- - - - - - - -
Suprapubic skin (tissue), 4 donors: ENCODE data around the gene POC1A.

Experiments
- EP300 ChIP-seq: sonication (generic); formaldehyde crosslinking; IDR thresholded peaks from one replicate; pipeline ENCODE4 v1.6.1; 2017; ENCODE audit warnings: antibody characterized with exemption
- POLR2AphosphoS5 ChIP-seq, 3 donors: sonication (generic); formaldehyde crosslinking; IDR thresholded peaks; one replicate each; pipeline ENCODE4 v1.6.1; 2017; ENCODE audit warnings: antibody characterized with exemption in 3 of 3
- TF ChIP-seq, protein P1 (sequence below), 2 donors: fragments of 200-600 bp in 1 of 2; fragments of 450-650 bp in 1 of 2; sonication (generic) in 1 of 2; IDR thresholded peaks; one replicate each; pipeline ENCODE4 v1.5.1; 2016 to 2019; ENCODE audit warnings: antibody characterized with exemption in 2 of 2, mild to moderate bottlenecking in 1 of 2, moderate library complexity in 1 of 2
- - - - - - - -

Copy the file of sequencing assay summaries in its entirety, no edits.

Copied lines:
Suprapubic skin (tissue), 4 donors: ENCODE data around the gene POC1A.

Experiments
- EP300 ChIP-seq: sonication (generic); formaldehyde crosslinking; IDR thresholded peaks from one replicate; pipeline ENCODE4 v1.6.1; 2017; ENCODE audit warnings: antibody characterized with exemption
- POLR2AphosphoS5 ChIP-seq, 3 donors: sonication (generic); formaldehyde crosslinking; IDR thresholded peaks; one replicate each; pipeline ENCODE4 v1.6.1; 2017; ENCODE audit warnings: antibody characterized with exemption in 3 of 3
- TF ChIP-seq, protein P1 (sequence below), 2 donors: fragments of 200-600 bp in 1 of 2; fragments of 450-650 bp in 1 of 2; sonication (generic) in 1 of 2; IDR thresholded peaks; one replicate each; pipeline ENCODE4 v1.5.1; 2016 to 2019; ENCODE audit warnings: antibody characterized with exemption in 2 of 2, mild to moderate bottlenecking in 1 of 2, moderate library complexity in 1 of 2